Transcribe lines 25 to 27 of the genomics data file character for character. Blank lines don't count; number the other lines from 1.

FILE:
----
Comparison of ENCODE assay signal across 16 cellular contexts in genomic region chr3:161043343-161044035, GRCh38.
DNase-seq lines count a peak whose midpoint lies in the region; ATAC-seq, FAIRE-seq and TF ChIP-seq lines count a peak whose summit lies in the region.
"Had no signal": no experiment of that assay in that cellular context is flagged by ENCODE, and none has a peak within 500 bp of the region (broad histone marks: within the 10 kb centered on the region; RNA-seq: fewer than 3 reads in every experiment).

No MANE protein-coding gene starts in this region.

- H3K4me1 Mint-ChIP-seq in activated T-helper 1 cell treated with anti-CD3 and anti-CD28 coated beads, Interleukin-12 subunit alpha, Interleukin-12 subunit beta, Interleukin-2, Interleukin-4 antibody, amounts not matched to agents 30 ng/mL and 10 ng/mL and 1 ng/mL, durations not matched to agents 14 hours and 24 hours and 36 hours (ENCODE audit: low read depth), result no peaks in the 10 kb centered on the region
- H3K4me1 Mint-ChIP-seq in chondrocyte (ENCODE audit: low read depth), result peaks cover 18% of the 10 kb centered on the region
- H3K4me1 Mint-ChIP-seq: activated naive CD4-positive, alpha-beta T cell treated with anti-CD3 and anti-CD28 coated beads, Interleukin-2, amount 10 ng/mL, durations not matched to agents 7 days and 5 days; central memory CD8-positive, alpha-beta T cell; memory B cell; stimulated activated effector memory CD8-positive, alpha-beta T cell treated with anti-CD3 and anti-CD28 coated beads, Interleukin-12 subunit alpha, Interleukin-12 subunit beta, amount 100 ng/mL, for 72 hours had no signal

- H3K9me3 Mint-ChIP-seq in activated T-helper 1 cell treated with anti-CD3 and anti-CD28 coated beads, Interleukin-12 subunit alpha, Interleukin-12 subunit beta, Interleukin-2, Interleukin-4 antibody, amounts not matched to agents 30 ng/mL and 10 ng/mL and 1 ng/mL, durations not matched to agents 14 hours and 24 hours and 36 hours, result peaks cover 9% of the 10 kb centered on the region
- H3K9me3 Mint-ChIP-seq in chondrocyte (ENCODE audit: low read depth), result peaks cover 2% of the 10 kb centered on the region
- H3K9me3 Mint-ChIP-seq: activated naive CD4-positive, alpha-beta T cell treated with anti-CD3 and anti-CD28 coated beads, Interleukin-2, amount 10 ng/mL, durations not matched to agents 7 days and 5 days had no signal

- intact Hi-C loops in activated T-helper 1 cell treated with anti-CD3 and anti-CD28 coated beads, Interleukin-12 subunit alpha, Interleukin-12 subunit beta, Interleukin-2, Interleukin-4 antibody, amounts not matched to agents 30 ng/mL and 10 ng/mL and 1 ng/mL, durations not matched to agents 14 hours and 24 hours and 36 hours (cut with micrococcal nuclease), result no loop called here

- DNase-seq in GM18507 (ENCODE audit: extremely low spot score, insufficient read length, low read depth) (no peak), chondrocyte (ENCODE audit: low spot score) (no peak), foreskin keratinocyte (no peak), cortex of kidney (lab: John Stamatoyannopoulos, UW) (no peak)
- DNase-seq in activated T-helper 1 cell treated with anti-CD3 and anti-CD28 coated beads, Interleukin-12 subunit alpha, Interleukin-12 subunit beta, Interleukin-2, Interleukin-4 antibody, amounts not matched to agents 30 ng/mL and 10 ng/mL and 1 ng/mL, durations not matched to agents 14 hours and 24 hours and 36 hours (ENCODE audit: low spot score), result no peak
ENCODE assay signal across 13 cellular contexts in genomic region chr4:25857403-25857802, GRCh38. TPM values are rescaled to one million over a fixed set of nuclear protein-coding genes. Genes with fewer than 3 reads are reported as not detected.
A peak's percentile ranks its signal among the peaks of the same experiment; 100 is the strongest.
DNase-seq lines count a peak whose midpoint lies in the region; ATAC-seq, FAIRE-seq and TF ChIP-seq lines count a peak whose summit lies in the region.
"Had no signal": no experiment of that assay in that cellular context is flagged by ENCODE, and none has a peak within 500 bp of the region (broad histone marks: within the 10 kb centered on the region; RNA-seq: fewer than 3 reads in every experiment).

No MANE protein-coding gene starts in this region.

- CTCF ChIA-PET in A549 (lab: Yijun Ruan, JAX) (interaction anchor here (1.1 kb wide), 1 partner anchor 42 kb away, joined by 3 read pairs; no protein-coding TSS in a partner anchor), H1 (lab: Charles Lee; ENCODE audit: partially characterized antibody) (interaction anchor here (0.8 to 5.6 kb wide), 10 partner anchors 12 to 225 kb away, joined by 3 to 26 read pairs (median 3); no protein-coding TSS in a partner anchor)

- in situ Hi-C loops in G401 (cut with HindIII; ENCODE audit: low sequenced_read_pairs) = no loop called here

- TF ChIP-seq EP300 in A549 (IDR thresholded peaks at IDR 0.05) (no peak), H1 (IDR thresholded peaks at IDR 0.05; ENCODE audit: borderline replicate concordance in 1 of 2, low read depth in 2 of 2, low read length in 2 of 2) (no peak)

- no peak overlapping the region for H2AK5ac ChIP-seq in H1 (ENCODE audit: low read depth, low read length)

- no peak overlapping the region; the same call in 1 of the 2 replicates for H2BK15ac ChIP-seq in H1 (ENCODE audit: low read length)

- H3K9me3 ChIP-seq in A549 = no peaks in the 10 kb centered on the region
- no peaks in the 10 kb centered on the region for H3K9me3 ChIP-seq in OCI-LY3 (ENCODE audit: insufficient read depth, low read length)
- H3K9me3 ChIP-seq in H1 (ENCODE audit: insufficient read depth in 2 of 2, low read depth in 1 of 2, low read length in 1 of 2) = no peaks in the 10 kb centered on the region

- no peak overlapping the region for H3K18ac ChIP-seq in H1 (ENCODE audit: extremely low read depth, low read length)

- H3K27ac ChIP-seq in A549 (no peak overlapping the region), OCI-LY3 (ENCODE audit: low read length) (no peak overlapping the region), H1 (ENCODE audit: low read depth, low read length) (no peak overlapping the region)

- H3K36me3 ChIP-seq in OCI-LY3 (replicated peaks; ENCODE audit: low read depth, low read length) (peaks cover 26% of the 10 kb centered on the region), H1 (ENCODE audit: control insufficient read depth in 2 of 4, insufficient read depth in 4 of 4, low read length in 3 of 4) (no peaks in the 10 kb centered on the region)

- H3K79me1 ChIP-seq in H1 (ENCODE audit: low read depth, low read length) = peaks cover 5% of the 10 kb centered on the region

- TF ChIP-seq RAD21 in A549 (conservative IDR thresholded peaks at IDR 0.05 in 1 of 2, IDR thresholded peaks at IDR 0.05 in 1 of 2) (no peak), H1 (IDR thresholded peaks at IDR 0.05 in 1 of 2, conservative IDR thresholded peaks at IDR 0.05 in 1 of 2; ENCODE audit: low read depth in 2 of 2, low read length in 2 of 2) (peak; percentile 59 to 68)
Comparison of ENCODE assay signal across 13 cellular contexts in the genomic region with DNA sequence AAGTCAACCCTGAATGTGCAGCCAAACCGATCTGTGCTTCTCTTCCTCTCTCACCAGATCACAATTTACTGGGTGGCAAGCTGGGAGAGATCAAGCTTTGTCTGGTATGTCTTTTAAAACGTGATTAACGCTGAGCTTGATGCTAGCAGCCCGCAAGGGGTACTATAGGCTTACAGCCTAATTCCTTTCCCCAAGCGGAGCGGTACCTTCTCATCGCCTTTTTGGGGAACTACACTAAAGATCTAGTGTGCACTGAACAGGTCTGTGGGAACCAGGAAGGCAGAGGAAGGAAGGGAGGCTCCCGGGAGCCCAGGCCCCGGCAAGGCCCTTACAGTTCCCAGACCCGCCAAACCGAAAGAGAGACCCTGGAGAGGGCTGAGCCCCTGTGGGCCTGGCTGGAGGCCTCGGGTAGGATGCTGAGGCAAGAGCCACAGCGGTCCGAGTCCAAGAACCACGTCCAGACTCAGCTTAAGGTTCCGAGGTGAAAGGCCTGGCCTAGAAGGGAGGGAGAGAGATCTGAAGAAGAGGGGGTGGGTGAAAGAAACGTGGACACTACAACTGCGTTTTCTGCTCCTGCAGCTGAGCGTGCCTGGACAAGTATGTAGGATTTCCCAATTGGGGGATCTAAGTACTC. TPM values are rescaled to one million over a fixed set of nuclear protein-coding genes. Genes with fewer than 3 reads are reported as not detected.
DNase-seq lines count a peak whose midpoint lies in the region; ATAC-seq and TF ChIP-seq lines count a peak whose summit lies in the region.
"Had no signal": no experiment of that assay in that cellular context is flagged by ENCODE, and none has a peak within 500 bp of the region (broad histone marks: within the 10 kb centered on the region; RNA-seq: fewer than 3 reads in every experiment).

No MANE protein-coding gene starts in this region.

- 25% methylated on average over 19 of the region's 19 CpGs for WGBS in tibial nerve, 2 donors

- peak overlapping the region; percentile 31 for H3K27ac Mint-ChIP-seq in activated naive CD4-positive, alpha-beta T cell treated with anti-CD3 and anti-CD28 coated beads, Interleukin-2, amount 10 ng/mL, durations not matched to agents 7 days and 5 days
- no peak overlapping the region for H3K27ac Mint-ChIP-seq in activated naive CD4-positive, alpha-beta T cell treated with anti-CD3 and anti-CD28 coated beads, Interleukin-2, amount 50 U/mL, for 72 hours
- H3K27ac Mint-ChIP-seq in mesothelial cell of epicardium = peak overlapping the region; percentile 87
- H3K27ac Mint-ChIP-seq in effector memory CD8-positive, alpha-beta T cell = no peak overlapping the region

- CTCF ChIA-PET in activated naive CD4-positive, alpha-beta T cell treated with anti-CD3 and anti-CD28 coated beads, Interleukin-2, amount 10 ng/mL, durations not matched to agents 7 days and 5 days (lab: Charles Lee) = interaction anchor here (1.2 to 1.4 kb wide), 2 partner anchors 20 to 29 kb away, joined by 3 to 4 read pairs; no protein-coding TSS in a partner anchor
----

- no peaks in the 10 kb centered on the region for H3K9me3 ChIP-seq in OCI-LY3 (ENCODE audit: insufficient read depth, low read length)
- H3K9me3 ChIP-seq in H1 (ENCODE audit: insufficient read depth in 2 of 2, low read depth in 1 of 2, low read length in 1 of 2) = no peaks in the 10 kb centered on the region

- no peak overlapping the region for H3K18ac ChIP-seq in H1 (ENCODE audit: extremely low read depth, low read length)